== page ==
El Capitan

Friday, November 26, 2010


Since last we wrote we have changed our plans and are now going through the canal. This winter will be spent cruising the beautiful San Blas islands. Every cruiser we have spoken to has said that the San Blas islands are one of their favorite places in the world, which leaves us with great anticipation for our next season of travel. We are planning on crossing the canal in 1-2 weeks and should have plenty of details to start blogging again (hopefully nothing too dramatic). We are getting excited to start moving and seeing something besides Panama City's skyline, not that it isn't wonderful. We have really enjoyed Panama City and have met some amazing people, but are overdue on a departure. For all those who have dreams of traveling the caribbean by sail boat, you are always welcome to meet up with us. We love having visitors. Wish us luck on going through the canal. Brady

Monday, November 1, 2010


I know it has been a long time since our last entry, but I have excuses, really. OK, not really. The truth is that Panama is not a very big country and we have already seen the majority of what it has to offer us on the pacific side. My sister, Stacy, is coming for a visit on the 3rd of November (WOO HOO!) and we are seriously getting the itch to move on. The reason for the layover is that we can only visit parts of Colombia, which will not take long, and Ecuador does not have much to offer either. From there, crossing the Pacific should happen around February. This is when all of the Pacific Puddle Jumpers set sail from Mexico, Panama and Ecuador for the islands of the south pacific. The cyclone season in that region is from October to March and you shouldn’t arrive too soon before March unless you like hurricanes...Since we last posted, there have been a plethora of mechanical problems and I am learning to fix most of them myself. A brief re-cap: replaced headsail bearing, rebuilt fresh water pump (port side), replaced upper sail-drive shaft bearing (starboard), portable generator fell into the ocean, while running (still working on that one), replaced faulty wiring on bilge pump (port), repaired hole in fresh water line, re-plumbed refrigerator cooling line from salt to fresh water. So you can see that I have at least been busy.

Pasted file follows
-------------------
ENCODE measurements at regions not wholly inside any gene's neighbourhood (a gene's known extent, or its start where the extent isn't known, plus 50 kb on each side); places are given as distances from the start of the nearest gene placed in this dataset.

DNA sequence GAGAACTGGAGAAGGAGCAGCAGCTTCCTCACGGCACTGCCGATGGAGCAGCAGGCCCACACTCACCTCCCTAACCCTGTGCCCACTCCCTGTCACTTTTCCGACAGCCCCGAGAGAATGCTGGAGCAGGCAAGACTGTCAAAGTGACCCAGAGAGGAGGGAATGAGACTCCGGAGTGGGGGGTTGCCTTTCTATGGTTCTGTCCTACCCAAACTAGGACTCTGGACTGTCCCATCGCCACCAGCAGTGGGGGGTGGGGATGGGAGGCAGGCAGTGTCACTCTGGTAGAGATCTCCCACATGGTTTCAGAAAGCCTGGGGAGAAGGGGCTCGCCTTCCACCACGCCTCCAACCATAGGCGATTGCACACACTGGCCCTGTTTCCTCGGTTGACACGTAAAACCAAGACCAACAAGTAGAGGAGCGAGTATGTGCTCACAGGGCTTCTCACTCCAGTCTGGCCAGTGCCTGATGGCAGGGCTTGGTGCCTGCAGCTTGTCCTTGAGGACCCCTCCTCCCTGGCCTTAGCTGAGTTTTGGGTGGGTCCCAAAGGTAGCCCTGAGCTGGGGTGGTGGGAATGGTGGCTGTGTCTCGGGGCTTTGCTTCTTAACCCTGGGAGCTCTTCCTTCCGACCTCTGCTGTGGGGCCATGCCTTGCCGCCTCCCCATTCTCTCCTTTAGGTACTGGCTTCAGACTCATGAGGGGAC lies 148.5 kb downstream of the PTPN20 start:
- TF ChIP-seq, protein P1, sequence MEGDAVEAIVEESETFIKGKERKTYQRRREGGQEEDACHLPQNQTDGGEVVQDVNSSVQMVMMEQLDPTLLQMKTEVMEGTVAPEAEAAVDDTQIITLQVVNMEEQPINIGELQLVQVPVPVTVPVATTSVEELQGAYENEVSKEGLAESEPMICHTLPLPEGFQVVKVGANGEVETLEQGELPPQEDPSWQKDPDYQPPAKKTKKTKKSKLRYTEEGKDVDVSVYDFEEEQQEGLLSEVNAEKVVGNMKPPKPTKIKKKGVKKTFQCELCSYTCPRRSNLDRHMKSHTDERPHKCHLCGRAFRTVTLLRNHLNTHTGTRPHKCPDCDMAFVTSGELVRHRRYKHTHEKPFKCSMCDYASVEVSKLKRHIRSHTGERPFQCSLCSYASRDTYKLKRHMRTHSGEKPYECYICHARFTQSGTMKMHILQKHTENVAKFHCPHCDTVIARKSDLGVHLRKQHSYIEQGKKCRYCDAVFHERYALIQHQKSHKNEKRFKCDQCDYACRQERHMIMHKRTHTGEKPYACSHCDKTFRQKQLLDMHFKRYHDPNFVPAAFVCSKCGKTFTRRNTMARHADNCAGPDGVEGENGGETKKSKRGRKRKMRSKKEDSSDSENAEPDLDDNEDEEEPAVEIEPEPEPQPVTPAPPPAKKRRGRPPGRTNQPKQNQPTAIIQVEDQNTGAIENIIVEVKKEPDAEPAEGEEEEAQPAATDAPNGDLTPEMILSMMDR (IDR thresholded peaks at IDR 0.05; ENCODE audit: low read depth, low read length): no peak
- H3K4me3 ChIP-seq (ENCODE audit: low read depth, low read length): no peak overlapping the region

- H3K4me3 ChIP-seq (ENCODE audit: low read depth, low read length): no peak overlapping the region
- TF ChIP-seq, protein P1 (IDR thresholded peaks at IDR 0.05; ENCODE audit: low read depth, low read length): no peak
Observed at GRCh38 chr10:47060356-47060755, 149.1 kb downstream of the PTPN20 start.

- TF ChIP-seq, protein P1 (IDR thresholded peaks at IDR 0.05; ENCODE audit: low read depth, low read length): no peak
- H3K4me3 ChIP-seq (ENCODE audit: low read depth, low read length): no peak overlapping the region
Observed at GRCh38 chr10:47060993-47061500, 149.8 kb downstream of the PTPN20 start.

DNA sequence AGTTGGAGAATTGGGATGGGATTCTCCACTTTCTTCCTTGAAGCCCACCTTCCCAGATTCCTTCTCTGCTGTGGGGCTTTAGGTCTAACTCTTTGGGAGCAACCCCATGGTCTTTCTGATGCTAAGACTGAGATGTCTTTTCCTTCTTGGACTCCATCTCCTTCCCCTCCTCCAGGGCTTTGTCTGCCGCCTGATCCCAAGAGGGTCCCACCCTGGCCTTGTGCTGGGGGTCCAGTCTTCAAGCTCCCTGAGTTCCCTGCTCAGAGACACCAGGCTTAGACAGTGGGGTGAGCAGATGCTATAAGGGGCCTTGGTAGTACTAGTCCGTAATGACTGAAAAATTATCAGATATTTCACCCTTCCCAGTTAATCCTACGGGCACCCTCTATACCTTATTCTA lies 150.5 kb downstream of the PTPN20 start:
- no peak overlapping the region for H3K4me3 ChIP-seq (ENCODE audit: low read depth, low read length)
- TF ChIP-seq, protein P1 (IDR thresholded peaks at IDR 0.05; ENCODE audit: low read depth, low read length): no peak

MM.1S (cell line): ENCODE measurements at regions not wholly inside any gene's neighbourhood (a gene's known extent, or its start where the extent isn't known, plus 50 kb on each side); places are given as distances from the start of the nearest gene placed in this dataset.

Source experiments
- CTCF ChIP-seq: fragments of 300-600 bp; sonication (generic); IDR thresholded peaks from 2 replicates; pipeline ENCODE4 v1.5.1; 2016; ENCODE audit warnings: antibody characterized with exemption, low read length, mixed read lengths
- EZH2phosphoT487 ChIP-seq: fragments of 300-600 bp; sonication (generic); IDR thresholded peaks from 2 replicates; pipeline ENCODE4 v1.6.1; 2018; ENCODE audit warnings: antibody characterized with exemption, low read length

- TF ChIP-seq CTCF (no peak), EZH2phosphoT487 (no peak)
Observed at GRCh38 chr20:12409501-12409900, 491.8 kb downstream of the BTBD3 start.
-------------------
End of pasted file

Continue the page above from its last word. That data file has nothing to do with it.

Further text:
Fortunately, Panama is a good place to find supplies. Brady has been back to the U.S. to visit her mom, we have re-visited the Perlas Islands (three times), and will probably head back again with my sister. Hopefully, we have come to the end of our boat project list (wishful thinking) and will be heading south before too long. Meantime, we are exploring the city one little bit at a time. Apparently, Panama has a family day at track. Wouldn’t want to wait too long to expose the children to the wonders of gambling at the track, so of course, we went. The kids enjoyed seeing all the horses and Dad gave a good lesson on why you shouldn’t bet the horses by losing every time I did. Finally, Halloween was an altogether different experience. One pirate captain, one pixie princess, two fairies, and mother nature set off in a dinghy to trick-or-treat through the anchorage. Surprisingly, they got a pretty good haul before hitting the shore. From there it was off to our friends neighborhood for some real candy action. About one in 10 houses was decorated to the nines and that is the candy signal here in Panama. We walked around for about an hour and saw four other kids motivated enough to trick-or-treat. The rest just followed behind us asking for our candy...The concept hasn’t quite caught on fully, but it was a great time. The final stop was the Multiplaza mall, but it was near closing and most of the stores were out of candy. One McDonald’s dinner for the me and the kiddos and another Halloween is over. Until next time...Ciao! Troy